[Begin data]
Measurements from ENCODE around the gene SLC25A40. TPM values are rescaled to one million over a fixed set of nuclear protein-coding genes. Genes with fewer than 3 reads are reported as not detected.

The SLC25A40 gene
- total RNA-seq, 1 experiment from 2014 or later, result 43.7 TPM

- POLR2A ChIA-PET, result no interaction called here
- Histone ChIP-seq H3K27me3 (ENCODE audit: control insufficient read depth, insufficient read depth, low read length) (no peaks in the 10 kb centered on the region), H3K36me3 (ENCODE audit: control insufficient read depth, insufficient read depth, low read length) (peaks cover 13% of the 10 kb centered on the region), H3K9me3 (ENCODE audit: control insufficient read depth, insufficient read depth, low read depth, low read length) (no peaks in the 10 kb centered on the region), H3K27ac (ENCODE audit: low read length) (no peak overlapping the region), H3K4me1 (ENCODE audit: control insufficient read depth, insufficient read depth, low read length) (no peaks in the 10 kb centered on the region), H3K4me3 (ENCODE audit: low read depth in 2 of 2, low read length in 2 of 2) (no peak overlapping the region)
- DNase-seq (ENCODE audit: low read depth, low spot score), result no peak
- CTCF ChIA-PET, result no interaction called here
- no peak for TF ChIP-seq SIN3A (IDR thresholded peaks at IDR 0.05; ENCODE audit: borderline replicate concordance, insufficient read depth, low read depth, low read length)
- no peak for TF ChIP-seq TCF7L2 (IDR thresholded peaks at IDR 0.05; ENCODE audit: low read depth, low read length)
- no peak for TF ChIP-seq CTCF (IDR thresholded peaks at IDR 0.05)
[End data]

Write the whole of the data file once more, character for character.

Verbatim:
Measurements from ENCODE around the gene SLC25A40. TPM values are rescaled to one million over a fixed set of nuclear protein-coding genes. Genes with fewer than 3 reads are reported as not detected.

The SLC25A40 gene
- total RNA-seq, 1 experiment from 2014 or later, result 43.7 TPM

- POLR2A ChIA-PET, result no interaction called here
- Histone ChIP-seq H3K27me3 (ENCODE audit: control insufficient read depth, insufficient read depth, low read length) (no peaks in the 10 kb centered on the region), H3K36me3 (ENCODE audit: control insufficient read depth, insufficient read depth, low read length) (peaks cover 13% of the 10 kb centered on the region), H3K9me3 (ENCODE audit: control insufficient read depth, insufficient read depth, low read depth, low read length) (no peaks in the 10 kb centered on the region), H3K27ac (ENCODE audit: low read length) (no peak overlapping the region), H3K4me1 (ENCODE audit: control insufficient read depth, insufficient read depth, low read length) (no peaks in the 10 kb centered on the region), H3K4me3 (ENCODE audit: low read depth in 2 of 2, low read length in 2 of 2) (no peak overlapping the region)
- DNase-seq (ENCODE audit: low read depth, low spot score), result no peak
- CTCF ChIA-PET, result no interaction called here
- no peak for TF ChIP-seq SIN3A (IDR thresholded peaks at IDR 0.05; ENCODE audit: borderline replicate concordance, insufficient read depth, low read depth, low read length)
- no peak for TF ChIP-seq TCF7L2 (IDR thresholded peaks at IDR 0.05; ENCODE audit: low read depth, low read length)
- no peak for TF ChIP-seq CTCF (IDR thresholded peaks at IDR 0.05)